Camping with Preschoolers

Camping with preschoolers is a great experience. It’s delightful to see them outdoors exploring their environment. Here are some tips to make camping with preschoolers a breeze.

Let your child experience what it’s like sleeping outdoors before you pack up and go camping. A backyard campout is ideal as it allows you to introduce your preschooler to the sights and sounds of nature at night. A backyard campout will enable you to observe if your child will be comfortable camping outside away from the home. You may find that you need to put off the camping trip for a couple of months until they’ve outgrown their fear of sleeping outside.

Choose to go camping when the weather is warm. Camping when it’s cold and damp can ruin the trip especially if your child hates being cold.

Be sure you bring all those things that your preschooler can’t live without. This may include a special blanket or stuffed animal. You should also pack any medications your child may need while camping and a thermometer. As always take a first aid kit along when you go camping.

Try to choose a campsite that is near bathroom facilities. Most preschoolers don’t like using the bathroom in the bushes.

Once you find the perfect campsite involve your preschooler in the campsite setup. You can give them a special play tent where they can store what they brought on the trip.

Give your child their very own flashlight. This will make them look forward to night instead of dreading it. Be sure to bring along extra batteries since they may be too scared to turn the flashlight off when they go to bed.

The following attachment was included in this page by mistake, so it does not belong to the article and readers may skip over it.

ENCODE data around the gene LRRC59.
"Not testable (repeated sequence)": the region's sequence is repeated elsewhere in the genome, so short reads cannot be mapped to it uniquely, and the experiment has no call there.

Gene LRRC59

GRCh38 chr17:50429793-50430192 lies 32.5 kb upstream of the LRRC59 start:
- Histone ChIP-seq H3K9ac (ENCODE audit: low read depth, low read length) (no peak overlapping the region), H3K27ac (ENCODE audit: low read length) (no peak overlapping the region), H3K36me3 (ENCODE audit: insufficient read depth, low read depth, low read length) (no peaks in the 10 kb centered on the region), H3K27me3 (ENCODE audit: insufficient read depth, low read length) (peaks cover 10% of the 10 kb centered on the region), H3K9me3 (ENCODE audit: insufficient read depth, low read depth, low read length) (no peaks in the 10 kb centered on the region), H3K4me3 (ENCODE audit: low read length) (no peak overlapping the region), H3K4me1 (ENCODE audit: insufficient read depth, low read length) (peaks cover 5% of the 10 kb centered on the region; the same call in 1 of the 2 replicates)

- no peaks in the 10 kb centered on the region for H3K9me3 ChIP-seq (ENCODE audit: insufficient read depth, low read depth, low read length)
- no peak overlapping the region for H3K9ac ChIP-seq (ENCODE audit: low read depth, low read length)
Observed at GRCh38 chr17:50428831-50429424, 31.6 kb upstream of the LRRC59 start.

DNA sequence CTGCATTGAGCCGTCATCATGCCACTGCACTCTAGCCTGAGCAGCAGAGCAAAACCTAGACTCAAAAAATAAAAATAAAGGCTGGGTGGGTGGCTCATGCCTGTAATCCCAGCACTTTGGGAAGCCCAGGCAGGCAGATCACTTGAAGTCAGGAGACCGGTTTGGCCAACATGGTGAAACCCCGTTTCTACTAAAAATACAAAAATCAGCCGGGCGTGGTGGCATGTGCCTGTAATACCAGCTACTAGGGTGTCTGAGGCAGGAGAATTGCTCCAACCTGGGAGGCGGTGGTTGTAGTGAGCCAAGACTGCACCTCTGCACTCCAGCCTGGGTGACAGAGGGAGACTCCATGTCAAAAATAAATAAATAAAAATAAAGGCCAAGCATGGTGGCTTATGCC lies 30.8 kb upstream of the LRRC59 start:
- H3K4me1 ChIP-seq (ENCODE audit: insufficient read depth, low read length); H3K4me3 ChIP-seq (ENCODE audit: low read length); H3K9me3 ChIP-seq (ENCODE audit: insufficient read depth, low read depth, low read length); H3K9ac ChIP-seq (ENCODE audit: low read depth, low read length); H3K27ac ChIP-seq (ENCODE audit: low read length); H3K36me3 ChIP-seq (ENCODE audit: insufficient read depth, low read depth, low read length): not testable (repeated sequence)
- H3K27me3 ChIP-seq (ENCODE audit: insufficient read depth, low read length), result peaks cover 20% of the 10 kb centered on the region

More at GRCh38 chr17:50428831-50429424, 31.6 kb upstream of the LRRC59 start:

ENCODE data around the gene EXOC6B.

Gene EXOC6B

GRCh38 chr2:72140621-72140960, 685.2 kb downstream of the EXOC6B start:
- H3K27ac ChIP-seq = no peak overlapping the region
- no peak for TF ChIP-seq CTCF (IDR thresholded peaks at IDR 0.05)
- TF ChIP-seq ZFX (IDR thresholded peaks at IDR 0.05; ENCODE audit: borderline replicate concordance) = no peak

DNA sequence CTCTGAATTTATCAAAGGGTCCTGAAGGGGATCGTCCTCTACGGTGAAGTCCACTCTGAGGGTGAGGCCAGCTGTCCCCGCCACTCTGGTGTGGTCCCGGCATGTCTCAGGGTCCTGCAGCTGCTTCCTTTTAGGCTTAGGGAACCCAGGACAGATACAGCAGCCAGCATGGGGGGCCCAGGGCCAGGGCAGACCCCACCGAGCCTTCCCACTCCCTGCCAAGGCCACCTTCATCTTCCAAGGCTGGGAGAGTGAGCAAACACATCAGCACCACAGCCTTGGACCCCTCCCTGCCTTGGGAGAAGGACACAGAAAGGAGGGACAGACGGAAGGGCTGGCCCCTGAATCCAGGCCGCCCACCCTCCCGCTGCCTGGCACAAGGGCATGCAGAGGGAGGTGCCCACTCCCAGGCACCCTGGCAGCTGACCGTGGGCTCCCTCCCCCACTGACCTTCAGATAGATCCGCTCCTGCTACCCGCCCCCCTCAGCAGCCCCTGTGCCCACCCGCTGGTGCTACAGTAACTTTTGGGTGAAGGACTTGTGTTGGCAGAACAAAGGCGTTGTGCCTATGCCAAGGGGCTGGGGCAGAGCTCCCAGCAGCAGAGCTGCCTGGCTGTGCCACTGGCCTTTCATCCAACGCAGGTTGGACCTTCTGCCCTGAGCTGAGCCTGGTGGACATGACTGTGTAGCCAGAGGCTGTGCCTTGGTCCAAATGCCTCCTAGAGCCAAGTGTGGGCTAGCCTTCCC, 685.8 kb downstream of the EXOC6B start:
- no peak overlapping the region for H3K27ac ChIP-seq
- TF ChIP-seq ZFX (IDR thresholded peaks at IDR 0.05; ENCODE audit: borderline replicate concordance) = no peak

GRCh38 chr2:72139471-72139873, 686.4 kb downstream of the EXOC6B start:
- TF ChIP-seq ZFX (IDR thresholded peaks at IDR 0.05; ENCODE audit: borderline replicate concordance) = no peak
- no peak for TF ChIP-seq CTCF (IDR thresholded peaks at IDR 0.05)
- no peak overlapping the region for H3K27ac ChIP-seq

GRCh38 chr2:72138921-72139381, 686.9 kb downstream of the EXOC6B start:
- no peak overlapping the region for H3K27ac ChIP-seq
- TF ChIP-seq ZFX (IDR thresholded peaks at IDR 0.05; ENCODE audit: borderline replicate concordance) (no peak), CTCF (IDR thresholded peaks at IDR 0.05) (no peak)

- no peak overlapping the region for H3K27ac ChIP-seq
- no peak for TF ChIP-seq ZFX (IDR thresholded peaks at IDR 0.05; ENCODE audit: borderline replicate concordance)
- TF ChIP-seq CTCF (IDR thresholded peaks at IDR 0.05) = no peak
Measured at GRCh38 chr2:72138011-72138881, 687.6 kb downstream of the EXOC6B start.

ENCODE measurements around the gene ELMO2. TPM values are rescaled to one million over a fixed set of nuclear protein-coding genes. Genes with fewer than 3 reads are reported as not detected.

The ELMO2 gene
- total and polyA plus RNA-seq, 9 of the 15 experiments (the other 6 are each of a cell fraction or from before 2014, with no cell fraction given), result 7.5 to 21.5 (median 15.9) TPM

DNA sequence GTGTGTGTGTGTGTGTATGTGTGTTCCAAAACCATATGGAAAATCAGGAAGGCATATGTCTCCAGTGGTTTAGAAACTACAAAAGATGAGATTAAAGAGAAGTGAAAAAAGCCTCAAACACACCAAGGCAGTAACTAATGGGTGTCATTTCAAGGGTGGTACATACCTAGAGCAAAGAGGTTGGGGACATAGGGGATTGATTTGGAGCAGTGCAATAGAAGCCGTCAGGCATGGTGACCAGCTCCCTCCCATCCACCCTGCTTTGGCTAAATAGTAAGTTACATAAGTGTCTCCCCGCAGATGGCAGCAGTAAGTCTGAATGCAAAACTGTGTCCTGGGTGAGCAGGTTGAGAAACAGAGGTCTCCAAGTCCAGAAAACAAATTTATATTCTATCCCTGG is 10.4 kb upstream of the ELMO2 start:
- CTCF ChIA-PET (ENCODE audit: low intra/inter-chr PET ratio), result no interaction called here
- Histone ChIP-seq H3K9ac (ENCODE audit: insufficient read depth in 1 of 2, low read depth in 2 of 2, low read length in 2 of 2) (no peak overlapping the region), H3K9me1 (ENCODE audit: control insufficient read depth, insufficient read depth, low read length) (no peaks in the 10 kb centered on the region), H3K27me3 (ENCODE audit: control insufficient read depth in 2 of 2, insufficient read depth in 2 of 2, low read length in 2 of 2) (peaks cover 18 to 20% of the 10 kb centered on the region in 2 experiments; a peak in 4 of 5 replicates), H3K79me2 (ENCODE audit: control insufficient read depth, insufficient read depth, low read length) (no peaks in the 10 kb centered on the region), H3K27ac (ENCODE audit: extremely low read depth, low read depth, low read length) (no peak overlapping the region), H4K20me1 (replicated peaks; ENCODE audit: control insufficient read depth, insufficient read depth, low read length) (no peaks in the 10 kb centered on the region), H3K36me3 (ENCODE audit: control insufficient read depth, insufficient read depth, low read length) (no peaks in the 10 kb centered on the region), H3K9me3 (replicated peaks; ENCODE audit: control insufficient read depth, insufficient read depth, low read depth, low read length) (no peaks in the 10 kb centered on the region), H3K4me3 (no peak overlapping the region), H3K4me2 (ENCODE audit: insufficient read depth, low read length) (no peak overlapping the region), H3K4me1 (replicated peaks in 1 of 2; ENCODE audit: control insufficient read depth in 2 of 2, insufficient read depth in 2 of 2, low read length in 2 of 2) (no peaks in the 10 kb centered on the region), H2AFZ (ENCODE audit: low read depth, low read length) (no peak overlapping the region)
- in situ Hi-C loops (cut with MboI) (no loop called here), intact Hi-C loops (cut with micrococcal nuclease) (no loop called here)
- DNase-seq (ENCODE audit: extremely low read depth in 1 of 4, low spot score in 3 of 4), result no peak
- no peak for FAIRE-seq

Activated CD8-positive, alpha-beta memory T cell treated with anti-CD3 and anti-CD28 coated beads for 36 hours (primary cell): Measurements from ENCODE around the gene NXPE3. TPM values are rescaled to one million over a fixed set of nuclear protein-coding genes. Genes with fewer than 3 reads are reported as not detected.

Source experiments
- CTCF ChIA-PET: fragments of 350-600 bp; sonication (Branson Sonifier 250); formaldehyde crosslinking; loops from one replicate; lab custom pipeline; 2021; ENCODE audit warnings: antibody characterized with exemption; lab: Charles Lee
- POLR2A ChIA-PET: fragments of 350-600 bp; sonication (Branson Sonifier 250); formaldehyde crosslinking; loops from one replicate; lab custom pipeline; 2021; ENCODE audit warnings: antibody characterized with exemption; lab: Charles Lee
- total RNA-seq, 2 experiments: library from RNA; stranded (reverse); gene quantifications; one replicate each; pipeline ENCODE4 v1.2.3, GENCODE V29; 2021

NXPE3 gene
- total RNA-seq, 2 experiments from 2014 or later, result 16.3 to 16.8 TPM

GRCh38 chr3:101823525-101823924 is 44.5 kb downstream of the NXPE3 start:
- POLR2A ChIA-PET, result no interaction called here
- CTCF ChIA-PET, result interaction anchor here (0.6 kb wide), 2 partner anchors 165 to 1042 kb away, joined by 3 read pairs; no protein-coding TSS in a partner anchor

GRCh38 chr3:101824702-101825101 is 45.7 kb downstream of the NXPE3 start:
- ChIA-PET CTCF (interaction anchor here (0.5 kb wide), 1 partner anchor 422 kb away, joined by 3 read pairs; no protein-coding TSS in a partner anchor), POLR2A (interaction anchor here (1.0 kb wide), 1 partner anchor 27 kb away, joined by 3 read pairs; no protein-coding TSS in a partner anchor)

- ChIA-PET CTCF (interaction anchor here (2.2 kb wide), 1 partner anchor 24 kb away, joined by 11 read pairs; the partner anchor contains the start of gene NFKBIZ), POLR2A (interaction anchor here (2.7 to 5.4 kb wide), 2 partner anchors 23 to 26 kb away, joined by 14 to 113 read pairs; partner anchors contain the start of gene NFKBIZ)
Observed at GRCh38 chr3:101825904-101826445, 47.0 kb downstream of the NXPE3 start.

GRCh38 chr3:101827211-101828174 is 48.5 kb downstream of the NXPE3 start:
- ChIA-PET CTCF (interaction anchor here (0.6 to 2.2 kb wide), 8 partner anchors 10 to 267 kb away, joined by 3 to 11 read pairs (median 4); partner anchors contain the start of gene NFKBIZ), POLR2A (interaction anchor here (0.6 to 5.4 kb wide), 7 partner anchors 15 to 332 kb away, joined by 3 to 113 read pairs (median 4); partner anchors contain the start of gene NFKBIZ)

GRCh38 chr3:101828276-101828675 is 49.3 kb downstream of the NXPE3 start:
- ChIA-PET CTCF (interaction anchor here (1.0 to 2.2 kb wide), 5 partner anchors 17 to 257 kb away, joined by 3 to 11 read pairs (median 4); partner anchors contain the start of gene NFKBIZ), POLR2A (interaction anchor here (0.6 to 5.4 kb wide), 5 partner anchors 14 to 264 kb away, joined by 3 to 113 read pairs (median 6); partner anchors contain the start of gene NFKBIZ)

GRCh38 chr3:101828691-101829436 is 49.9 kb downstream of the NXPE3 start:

Show your preschooler where to take the garbage, and tell them how important it is to keep the area clean. You may want to avoid going into details about how food can attract wild animals so you don’t scare them. Instead you can tell them that some animals get sick when they eat people food, and it’s important that the garbage is thrown away.

Once your campsite is set up take your child around the area and point out things that may interest him or her. While you’re doing this point out things that they should avoid such as poison ivy or sharp rocks.

Let your child pick and choose camping activities to do. Bring along some fun games from home that you can play during the down times. You should also bring things from home that your child can do alone. This can include coloring books, puzzles, dolls, and push toys.